This coming Monday, Nov. 18 at 7 p.m., Hudson residents will be asked for their questions, comments and suggestions concerning Bylaw 526.8. (The numbers and the fact there’s a public consultation tell us it’s a proposed change to Hudson’s zoning bylaw.)
But in the words of Leonard Cohen, everybody knows the dice are loaded.
Draft bylaw 526.8 will directly affect as many as 10% of Hudson’s 2,200 residences and threatens to burden future budgets with legal fees we haven’t seen since the Prévost administration.
Who will be affected? Council was supplied with a map showing how the 30-metre buffer extends out from the wetlands characterized in the 2008 Teknika audit, but it lacks the precision to allow someone to see exactly where the red line falls on their property. Legally, citizens can demand and receive the original map because it was compiled with publicly available information.
Today I was assured that a modified map and a cadastral overlay should be ready in time for Monday’s consultation so that property owners will be able to see how the bylaw affects them.
There is sufficient data on the the original map to say this: anyone living next to a wetland, no matter how insignificant, will be affected. Anyone whose properties back on Viviry Creek, Pine Lake and the chain of wetlands running from the Vaudreuil-Dorion border to Brookside will be affected. Originally, I estimated that 100 properties might be affected. Since then, I’ve been told the number could be more than double that and that we can’t even put an estimate on the legal costs of pioneering this approach. (So far, we’re the first municipality in Quebec to edict a 30-metre buffer without public consultation.)
By now you’re asking the same question I did — why is the adoption of 526.8 not subject to approval by referendum? I have been told that it is based on Article 113 (16) of the Loi sur l’aménagement et l’urbanisme (LAU), which rules out the registry/referendum process.
In exchange for removing the referendum approval process, the LAU requires Hudson to adopt a public participation process tailored to our local reality. Such a policy should “look to favour the availability of information, consultation and the active participation of citizens in the land use and urban planning process.”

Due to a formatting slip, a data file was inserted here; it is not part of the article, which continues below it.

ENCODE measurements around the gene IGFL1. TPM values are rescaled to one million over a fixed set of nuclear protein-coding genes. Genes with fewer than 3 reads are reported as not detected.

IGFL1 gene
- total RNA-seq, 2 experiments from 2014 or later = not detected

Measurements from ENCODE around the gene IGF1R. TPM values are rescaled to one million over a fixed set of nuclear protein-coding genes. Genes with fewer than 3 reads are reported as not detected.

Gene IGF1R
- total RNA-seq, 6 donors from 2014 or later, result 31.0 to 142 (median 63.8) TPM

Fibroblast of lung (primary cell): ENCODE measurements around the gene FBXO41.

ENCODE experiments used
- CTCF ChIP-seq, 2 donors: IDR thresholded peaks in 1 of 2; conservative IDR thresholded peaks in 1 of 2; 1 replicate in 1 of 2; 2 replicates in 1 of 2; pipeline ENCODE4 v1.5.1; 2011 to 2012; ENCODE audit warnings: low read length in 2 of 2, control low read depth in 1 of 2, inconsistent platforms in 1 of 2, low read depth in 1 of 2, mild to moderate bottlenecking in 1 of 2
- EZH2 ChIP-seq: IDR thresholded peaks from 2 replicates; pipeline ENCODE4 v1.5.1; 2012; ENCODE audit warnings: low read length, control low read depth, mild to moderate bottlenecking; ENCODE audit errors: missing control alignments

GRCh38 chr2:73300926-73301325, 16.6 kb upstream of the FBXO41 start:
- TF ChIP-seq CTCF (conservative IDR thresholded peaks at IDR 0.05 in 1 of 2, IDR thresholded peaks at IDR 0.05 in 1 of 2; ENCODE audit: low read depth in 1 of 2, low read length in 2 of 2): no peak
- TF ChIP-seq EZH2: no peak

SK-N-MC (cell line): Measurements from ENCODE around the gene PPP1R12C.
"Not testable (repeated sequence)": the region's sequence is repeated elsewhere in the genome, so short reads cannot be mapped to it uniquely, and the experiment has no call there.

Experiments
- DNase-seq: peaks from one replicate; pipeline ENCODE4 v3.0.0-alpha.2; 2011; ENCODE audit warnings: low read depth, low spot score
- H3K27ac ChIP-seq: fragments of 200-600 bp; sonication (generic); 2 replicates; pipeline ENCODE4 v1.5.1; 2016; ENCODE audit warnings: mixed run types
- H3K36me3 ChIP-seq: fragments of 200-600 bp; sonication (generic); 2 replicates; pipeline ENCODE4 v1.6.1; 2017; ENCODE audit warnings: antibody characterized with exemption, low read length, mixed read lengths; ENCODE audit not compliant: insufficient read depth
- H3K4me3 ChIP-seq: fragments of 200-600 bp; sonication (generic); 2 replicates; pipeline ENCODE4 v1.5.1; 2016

Here’s the kicker:
“Once a municipality’s public participation process respects the requirements of the Act […] motions adopted by Council [under this Act] are not subject to approval by referendum.
However, the LAU requires that a municipality looking for a way around referendums must satisfy the following 10 requirements:
— A transparent decisional process;
— Consulting citizens prior to taking a decision;
— Complete, understandable, specific information on what is being decided;
— The right of citizens to influence the decision;
— The active participation of the mayor and council in the consultation process;
— Reasonable timelines that allow citizens to grasp what is being proposed;
— Allowing all points of view to be expressed, with a goal of reconciling different interests;
— Rules ensuring that everyone knows the rules on what the consultation can accomplish, who can participate, what constitutes fair comment and how it will be used to modify the project.
— Adoption of a bylaw governing public participation;
— The town’s participation policy MUST be posted on the town website.
I can’t find a trace of a Hudson public participation policy, either on the town website or in any of the documents made available to council. One could argue that the town, in failing to fulfill the LAU’s terms for public participation, is therefore not entitled to adopt 526.8 without a referendum.
How about a non-binding plebiscite? The town is within its powers to set up a register where those both for and against this bylaw have the opportunity to say yes or no. Backers of 526.8 claim 650 residents signed a petition in support of a moratorium on wetland development, but we’re hearing from people who insist they never would have signed had they known this bylaw will affect their tax bills, their neighbours and the town’s spending priorities.